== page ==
This qualitative imbalance between outside and inside is reversed at the white-on-white new fitness center, to be dedicated Sept. 15. It is the lively interiors that bring distinction to this design, by Bohlin Cywinski Jackson of Philadelphia (1994 Firm of the Year of the American Institute of Architects), working with Burt Hill Kosar Rittelmann Associates.
Outside, the fitness center is a minimalist machine in a mostly macadam field. A very big machine: The center is much larger than even a fully grown university would need. It contains a 50-meter swimming pool, a 7,000-square-foot pool for children, a full-size basketball court, a running oval, a day-care center, racquetball courts, and rooms for aerobics, weight training and machine exercise. And more.
This variety of services reflects another innovative partnership. Here, the school collaborated with the governments of both Prince William County and the city of Manassas. The long-run expectation is that user fees from county citizens (and outsiders, for higher rates) will cover much of the $18 million cost.
Behind the 475-foot-long main facade, lead designer Bernard J. Cywinski seized every opportunity to give the big box an architectural soul. Colors, lighting, shapes, patterns and pathways were combined to provide unpretentious yet strong settings for human activity.
Long bands of translucent clerestory windows, for instance, shape spaces with their subtle luminosity. The row of pool windows, with panes of cobalt blue, is a shimmering ribbon close to the ground. There are immense silvery air ducts, a translucent oval skylight above an oval overlook, and a curvy end wall, made of blue-painted concrete blocks. Most memorably, a towering corridor lined with massive brick columns runs the entire length of the building--a dramatic, affecting space.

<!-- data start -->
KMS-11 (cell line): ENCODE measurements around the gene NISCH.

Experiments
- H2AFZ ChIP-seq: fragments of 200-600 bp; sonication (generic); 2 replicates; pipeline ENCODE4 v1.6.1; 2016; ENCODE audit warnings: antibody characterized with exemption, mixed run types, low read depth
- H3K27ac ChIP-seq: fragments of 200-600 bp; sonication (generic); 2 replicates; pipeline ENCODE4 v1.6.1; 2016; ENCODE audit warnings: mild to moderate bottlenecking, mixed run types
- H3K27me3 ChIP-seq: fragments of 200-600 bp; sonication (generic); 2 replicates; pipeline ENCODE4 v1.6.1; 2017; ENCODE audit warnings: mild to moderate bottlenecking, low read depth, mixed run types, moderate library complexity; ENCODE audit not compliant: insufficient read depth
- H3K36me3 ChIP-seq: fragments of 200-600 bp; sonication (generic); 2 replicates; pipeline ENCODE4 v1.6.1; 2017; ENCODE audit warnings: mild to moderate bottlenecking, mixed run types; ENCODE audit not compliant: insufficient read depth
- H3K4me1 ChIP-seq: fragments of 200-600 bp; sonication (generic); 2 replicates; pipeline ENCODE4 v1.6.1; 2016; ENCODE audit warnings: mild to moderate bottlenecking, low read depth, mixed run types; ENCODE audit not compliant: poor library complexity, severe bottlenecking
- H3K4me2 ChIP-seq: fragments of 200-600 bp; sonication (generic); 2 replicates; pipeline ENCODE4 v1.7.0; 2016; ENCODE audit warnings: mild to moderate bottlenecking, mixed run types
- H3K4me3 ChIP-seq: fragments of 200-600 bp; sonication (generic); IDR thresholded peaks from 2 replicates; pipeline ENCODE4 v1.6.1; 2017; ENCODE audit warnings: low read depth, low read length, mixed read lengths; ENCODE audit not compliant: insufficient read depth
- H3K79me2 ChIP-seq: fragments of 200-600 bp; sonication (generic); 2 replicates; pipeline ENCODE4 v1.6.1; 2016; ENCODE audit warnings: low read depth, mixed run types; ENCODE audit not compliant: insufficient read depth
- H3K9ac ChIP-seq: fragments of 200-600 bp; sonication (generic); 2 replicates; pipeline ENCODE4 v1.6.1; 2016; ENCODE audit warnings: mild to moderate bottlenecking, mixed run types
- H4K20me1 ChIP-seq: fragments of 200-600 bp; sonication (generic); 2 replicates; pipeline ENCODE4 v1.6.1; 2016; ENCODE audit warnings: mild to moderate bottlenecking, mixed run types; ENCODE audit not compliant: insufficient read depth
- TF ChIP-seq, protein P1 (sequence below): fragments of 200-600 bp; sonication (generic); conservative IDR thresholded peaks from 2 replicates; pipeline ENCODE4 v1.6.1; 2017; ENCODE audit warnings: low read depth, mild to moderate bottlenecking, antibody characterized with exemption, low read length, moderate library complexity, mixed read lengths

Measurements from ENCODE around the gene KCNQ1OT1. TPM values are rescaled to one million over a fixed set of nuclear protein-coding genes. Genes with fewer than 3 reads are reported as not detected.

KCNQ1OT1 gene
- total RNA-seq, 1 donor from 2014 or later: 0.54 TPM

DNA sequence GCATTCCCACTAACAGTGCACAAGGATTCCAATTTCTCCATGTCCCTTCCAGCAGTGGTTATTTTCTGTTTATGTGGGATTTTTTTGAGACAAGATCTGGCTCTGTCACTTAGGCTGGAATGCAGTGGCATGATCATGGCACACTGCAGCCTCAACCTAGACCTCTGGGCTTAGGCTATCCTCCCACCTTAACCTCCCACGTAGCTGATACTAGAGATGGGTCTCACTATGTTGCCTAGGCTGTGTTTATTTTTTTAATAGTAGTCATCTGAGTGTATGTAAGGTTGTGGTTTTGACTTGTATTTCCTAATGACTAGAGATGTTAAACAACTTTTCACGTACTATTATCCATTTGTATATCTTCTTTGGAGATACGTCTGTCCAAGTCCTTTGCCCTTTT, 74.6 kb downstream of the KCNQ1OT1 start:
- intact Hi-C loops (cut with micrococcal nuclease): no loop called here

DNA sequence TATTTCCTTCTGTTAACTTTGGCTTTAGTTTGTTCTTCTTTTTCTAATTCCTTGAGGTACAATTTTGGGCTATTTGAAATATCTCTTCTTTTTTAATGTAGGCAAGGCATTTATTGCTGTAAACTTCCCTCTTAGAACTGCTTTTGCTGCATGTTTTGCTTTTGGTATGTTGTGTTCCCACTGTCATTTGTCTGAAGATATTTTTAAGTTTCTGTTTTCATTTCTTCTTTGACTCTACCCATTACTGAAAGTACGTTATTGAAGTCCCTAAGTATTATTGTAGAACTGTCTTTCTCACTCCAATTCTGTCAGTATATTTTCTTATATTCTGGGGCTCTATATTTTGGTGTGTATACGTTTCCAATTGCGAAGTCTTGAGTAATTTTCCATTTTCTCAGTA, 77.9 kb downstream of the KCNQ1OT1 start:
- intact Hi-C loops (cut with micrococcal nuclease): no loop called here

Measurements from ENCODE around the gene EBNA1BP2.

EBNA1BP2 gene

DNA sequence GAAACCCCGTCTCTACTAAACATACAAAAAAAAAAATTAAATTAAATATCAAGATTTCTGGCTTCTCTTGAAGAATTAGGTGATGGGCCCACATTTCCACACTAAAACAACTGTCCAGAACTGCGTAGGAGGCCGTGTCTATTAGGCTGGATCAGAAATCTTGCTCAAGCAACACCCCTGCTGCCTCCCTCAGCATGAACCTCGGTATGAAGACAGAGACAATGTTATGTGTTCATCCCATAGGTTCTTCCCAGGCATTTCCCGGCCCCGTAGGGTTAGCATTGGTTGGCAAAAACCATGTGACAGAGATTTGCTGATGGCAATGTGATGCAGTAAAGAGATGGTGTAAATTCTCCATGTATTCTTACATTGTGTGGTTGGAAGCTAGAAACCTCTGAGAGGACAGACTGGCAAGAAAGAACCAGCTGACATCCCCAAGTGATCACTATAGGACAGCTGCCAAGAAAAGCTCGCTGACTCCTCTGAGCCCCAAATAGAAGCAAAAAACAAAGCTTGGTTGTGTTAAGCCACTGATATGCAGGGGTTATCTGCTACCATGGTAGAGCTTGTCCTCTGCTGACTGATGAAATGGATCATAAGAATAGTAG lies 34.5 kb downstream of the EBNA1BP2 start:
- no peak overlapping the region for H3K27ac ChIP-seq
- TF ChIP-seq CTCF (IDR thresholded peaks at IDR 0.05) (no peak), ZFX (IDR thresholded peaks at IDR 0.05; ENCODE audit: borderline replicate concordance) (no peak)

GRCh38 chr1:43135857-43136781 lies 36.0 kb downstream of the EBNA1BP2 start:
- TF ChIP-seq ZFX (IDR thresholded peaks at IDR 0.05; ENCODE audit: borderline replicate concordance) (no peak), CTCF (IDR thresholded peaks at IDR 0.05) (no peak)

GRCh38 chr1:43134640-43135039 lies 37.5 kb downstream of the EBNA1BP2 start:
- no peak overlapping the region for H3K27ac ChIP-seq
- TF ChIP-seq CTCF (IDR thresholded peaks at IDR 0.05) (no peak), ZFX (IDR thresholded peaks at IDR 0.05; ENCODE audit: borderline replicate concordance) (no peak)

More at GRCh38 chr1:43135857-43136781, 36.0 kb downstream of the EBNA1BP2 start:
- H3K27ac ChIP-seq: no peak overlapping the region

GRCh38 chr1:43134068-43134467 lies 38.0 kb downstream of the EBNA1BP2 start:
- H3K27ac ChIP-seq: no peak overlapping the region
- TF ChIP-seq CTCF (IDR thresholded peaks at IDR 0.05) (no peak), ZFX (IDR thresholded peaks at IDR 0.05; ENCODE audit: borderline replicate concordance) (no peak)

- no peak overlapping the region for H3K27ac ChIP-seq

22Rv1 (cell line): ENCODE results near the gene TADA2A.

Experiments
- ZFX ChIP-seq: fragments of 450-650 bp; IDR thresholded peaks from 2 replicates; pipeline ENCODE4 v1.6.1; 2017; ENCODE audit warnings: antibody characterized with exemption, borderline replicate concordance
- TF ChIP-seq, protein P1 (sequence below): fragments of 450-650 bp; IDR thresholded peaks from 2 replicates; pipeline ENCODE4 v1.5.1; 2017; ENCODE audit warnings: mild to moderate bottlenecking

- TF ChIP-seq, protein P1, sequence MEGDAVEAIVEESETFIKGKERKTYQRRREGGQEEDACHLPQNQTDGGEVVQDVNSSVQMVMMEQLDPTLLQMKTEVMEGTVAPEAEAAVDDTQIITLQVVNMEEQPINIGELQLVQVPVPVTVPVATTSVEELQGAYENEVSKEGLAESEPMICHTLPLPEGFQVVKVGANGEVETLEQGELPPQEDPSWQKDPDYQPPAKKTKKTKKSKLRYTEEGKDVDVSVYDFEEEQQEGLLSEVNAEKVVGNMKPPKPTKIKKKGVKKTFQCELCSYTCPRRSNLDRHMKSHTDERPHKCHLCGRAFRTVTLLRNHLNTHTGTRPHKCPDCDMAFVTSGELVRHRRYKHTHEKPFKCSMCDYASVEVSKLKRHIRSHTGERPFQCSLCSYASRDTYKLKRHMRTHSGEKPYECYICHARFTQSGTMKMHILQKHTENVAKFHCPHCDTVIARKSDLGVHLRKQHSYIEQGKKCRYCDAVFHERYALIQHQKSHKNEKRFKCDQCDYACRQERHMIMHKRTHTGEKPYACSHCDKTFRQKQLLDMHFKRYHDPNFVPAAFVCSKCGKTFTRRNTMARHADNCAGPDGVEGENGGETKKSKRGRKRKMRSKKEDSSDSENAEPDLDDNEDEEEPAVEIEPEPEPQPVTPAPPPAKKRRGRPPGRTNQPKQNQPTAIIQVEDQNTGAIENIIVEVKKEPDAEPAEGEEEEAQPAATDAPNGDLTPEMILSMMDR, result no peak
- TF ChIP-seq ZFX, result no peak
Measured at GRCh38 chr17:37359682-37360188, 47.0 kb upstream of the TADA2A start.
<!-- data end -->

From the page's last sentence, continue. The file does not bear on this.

Three disparate buildings do not a whole campus make. Nor does the office-park model fit the conventional campus goal of defined, walkable spaces. A master plan with no architectural guidelines eliminates the possibility of a traditional family resemblances between buildings.
Despite these conditions--or perhaps even because of them--George Mason University has made an interesting, if ambivalent, start in Prince William County. At best, its emphasis on selecting strong individual architects could produce a campus of extraordinary buildings--a diverse, unusual family. At worst, the campus could end up being not much more than an above-average office park.
CAPTION: Clockwise from top: Academic Building II at the Prince William County campus of George Mason University; the 50-meter pool at the gigantic Freedom Aquatic & Fitness Center; the fitness center's exterior; and a dance studio inside.